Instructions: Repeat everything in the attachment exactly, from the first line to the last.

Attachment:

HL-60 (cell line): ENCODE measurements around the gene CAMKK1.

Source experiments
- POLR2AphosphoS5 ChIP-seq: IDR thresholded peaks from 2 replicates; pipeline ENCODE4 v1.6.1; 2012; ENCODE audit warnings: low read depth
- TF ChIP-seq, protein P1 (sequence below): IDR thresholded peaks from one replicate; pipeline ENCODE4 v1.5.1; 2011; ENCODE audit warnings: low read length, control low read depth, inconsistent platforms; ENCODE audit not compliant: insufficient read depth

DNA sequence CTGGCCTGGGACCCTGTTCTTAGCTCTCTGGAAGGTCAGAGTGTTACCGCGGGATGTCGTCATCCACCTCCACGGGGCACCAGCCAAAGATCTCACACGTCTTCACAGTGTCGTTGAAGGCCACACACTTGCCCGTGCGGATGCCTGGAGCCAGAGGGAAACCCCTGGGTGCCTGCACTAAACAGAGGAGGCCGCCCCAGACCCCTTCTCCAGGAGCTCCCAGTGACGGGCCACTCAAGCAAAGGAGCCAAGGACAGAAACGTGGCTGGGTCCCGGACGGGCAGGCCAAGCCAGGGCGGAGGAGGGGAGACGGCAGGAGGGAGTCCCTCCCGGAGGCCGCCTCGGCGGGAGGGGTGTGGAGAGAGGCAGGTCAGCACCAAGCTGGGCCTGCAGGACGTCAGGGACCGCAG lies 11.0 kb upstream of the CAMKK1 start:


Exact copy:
HL-60 (cell line): ENCODE measurements around the gene CAMKK1.

Source experiments
- POLR2AphosphoS5 ChIP-seq: IDR thresholded peaks from 2 replicates; pipeline ENCODE4 v1.6.1; 2012; ENCODE audit warnings: low read depth
- TF ChIP-seq, protein P1 (sequence below): IDR thresholded peaks from one replicate; pipeline ENCODE4 v1.5.1; 2011; ENCODE audit warnings: low read length, control low read depth, inconsistent platforms; ENCODE audit not compliant: insufficient read depth

DNA sequence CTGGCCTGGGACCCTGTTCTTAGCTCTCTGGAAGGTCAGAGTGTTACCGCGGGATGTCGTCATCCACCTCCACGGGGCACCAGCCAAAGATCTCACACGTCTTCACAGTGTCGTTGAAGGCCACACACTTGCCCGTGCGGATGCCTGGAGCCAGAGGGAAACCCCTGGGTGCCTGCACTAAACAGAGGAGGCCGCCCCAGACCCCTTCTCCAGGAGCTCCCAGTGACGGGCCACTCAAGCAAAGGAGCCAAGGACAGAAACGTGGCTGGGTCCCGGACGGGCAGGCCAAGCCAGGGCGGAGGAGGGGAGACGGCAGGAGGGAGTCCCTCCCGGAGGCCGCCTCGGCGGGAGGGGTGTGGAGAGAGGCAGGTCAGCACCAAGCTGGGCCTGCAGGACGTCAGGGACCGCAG lies 11.0 kb upstream of the CAMKK1 start: